It is the Pumpkin Martini that is one of the most requested cocktails each year between October and December. There are many ways to create such a cocktail, including purees, syrups, and other pumpkin-flavored ingredients but a pumpkin liqueur is the easiest way to get the desired effect. That is where Hiram Walker's Pumpkin Spice Liqueur fits in where once only Bols produced this flavor of cordial.
This liqueur is only produced during the holiday season and is worth the flavor and convenience if any pumpkin-flavored drink is your desire.
- The Pumpkin Martini just got easier.
- Slightly spicy with graham crackers and vanilla rounding it out.
- A nice addition to many cocktails.
- Surprisingly pairs well with other herbal and spiced liqueurs.
- Seasonal availability.
- Pumpkin flavoring could be stronger.
- Slightly too sweet.
- Pumpkin-flavored liqueur made of "all natural ingredients" and containing "caramel and certified color."
- Produced by Hiram Walker, Pernod Ricard, USA
- 15% alc/vol (30 proof)
- Retails for around $10/750ml bottle
Guide Review - Hiram Walker Pumpkin Spice Liqueur
That search for the Pumpkin Martini and the ease that Hiram Walker Pumpkin Spice plays in creating such a drink is the main focus and use of this cocktail. It certainly has its uses in that aspect although you'll find the versions with pumpkin puree compared to this leaving you disappointed if you're looking for real, heavy pumpkin flavoring.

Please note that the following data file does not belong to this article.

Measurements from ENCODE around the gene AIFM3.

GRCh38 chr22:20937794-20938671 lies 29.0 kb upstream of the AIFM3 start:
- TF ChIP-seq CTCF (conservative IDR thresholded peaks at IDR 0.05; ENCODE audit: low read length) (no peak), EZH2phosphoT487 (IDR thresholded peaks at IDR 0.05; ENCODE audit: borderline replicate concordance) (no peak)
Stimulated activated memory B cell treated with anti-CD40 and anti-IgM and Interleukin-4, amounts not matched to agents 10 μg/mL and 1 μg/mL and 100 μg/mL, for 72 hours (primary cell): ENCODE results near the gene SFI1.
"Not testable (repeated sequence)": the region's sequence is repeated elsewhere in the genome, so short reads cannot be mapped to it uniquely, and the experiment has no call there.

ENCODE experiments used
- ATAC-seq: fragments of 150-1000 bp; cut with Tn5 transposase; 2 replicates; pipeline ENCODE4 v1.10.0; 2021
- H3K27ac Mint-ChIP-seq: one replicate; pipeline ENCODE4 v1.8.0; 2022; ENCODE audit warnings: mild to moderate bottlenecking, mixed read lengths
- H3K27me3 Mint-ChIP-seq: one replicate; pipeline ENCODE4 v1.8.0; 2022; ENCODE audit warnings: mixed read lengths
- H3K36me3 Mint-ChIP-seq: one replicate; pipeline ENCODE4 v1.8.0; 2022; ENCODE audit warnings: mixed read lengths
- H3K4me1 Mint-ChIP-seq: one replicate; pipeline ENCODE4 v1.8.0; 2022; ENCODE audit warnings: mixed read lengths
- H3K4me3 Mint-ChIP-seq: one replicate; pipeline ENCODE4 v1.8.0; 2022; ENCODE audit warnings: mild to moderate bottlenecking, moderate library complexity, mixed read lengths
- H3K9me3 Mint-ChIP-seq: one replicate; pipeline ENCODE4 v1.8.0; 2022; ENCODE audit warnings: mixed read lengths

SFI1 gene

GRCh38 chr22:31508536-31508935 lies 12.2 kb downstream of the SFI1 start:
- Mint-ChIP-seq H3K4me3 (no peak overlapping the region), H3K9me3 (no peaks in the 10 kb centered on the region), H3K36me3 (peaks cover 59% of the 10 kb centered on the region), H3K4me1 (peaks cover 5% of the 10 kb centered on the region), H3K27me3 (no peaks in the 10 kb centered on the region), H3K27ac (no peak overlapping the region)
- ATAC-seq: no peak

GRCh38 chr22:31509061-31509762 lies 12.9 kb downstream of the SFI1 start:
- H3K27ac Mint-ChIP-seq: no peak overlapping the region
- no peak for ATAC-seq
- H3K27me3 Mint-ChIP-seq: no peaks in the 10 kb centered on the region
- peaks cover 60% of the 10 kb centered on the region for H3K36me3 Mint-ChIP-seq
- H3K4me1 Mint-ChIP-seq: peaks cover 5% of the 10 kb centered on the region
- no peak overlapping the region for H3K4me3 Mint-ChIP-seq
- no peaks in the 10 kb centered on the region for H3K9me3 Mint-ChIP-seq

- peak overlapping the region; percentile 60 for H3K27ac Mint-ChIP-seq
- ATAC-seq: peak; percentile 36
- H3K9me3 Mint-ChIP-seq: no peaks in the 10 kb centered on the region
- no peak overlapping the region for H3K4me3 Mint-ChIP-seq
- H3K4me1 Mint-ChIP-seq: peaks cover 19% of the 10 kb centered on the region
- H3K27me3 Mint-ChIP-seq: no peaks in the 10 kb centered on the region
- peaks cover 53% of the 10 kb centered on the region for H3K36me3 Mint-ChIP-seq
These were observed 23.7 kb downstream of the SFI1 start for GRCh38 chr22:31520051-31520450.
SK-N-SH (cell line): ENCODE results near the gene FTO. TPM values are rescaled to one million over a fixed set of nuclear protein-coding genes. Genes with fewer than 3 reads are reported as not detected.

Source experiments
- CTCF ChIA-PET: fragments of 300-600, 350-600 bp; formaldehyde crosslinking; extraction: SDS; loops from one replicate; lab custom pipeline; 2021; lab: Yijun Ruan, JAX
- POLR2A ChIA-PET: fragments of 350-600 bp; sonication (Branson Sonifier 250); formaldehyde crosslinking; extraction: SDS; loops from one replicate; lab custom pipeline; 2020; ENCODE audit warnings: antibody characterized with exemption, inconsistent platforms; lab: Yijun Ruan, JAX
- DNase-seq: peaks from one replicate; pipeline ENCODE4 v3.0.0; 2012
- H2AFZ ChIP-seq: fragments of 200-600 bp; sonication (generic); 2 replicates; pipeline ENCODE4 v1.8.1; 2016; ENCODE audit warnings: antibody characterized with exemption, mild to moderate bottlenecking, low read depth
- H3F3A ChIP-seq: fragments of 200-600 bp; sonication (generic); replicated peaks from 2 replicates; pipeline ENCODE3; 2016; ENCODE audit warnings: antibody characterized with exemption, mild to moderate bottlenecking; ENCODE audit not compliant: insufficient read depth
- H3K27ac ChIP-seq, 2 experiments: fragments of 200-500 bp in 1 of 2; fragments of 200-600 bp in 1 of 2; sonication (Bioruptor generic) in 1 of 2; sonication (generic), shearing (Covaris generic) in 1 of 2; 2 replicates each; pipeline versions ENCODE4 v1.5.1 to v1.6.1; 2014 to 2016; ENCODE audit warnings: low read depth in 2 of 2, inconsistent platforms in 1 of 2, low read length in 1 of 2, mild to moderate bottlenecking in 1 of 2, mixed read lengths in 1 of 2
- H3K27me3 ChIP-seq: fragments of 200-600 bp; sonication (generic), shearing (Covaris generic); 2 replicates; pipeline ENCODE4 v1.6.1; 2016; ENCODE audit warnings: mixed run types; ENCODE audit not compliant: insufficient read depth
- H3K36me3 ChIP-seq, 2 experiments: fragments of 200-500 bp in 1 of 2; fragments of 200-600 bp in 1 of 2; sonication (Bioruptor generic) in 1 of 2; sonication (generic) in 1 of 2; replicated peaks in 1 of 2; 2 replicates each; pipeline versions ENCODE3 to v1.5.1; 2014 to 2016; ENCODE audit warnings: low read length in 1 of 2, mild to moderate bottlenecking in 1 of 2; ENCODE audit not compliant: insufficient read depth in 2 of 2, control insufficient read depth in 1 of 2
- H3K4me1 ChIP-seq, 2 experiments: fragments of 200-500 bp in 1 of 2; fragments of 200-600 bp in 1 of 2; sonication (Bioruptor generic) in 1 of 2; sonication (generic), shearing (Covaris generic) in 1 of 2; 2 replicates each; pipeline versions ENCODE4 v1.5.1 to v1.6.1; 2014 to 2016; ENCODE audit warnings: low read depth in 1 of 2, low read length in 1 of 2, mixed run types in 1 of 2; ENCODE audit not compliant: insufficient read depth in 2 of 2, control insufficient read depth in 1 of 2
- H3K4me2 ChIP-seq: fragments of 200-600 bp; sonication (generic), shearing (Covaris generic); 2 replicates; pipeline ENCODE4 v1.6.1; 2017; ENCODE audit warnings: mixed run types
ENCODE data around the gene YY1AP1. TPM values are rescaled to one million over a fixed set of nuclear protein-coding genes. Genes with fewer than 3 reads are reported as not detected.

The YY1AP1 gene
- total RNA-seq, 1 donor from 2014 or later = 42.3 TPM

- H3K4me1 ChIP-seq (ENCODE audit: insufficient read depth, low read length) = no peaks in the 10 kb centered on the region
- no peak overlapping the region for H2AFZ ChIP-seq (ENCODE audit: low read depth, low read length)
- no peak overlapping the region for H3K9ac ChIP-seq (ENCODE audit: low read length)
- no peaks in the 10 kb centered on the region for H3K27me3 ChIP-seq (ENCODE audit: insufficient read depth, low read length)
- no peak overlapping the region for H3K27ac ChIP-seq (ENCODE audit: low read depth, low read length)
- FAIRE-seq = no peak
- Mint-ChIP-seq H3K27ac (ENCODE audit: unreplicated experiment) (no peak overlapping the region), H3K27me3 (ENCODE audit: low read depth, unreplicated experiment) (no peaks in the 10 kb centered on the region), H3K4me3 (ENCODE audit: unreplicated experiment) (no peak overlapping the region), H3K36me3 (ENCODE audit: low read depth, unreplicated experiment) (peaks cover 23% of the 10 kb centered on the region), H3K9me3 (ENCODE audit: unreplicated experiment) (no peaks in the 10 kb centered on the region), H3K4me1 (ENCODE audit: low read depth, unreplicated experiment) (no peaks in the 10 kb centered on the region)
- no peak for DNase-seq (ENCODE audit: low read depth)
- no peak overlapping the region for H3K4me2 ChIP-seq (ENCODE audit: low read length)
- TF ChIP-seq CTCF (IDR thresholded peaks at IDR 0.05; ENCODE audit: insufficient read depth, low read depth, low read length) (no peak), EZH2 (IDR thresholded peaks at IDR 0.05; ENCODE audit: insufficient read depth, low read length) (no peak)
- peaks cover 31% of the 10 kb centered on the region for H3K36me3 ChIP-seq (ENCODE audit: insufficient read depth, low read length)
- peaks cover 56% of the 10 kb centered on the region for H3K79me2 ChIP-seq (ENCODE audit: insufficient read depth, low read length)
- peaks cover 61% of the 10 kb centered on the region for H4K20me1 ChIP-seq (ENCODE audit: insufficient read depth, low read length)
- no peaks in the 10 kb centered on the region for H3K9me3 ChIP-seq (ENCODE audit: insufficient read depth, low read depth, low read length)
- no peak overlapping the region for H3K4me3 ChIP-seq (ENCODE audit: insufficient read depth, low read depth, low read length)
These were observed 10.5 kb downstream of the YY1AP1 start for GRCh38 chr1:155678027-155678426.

I really expected more pumpkin in the liqueur and overall it seems to have too much citrus but the spices are right on.
This liqueur does open itself to enhancement and enhancing numerous styles of cocktails and pairs nicely with whiskey and fruit-infused vodkas. It is certainly a uniquely flavored liqueur that opens itself to experimentation and I found it interesting that it compliments anise liqueurs (i.e. absinthe or Marie Brizard) like it does in my Pumpkin Spice Martini.
While it doesn't replicate the true flavor of a pumpkin pie it can be seductive to the right palate and like its seasonal counterpart, Gingerbread Liqueur, it is great in a "Russian" drink, in this case, named an Autumn Russian.
The fragrance of Pumpkin Spice is dominated by sweet citrus with notes of vanilla and graham crackers. The palate is almost too sweet, although not to the point of being syrupy and the seductive background of pumpkin inlaid with cloves, vanilla and cinnamon overcomes that sweetness. The finish is long and relatively flavorless, leaving me desiring more pumpkin throughout the experience.